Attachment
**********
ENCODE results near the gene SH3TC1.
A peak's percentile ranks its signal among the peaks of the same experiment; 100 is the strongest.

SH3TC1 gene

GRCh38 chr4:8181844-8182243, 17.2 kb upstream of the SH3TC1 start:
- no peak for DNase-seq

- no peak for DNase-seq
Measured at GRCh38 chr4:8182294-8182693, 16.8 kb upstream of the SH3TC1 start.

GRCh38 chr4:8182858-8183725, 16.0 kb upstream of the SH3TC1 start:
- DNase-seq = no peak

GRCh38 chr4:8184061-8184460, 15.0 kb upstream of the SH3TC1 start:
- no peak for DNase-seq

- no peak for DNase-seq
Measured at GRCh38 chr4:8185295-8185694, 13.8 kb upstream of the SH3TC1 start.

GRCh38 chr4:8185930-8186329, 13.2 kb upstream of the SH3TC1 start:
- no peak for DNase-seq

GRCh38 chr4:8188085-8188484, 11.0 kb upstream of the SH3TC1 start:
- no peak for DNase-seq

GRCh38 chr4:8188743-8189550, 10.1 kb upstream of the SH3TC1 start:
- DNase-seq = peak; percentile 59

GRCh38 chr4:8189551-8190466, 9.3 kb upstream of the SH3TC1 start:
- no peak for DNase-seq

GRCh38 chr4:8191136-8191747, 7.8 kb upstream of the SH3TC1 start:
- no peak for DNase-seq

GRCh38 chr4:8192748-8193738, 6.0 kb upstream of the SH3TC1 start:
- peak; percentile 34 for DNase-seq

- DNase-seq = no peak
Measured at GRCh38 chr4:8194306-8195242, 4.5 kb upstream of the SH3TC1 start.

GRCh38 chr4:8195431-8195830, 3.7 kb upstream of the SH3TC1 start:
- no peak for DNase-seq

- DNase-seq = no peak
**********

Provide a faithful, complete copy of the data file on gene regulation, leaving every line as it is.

ENCODE results near the gene SH3TC1.
A peak's percentile ranks its signal among the peaks of the same experiment; 100 is the strongest.

SH3TC1 gene

GRCh38 chr4:8181844-8182243, 17.2 kb upstream of the SH3TC1 start:
- no peak for DNase-seq

- no peak for DNase-seq
Measured at GRCh38 chr4:8182294-8182693, 16.8 kb upstream of the SH3TC1 start.

GRCh38 chr4:8182858-8183725, 16.0 kb upstream of the SH3TC1 start:
- DNase-seq = no peak

GRCh38 chr4:8184061-8184460, 15.0 kb upstream of the SH3TC1 start:
- no peak for DNase-seq

- no peak for DNase-seq
Measured at GRCh38 chr4:8185295-8185694, 13.8 kb upstream of the SH3TC1 start.

GRCh38 chr4:8185930-8186329, 13.2 kb upstream of the SH3TC1 start:
- no peak for DNase-seq

GRCh38 chr4:8188085-8188484, 11.0 kb upstream of the SH3TC1 start:
- no peak for DNase-seq

GRCh38 chr4:8188743-8189550, 10.1 kb upstream of the SH3TC1 start:
- DNase-seq = peak; percentile 59

GRCh38 chr4:8189551-8190466, 9.3 kb upstream of the SH3TC1 start:
- no peak for DNase-seq

GRCh38 chr4:8191136-8191747, 7.8 kb upstream of the SH3TC1 start:
- no peak for DNase-seq

GRCh38 chr4:8192748-8193738, 6.0 kb upstream of the SH3TC1 start:
- peak; percentile 34 for DNase-seq

- DNase-seq = no peak
Measured at GRCh38 chr4:8194306-8195242, 4.5 kb upstream of the SH3TC1 start.

GRCh38 chr4:8195431-8195830, 3.7 kb upstream of the SH3TC1 start:
- no peak for DNase-seq

- DNase-seq = no peak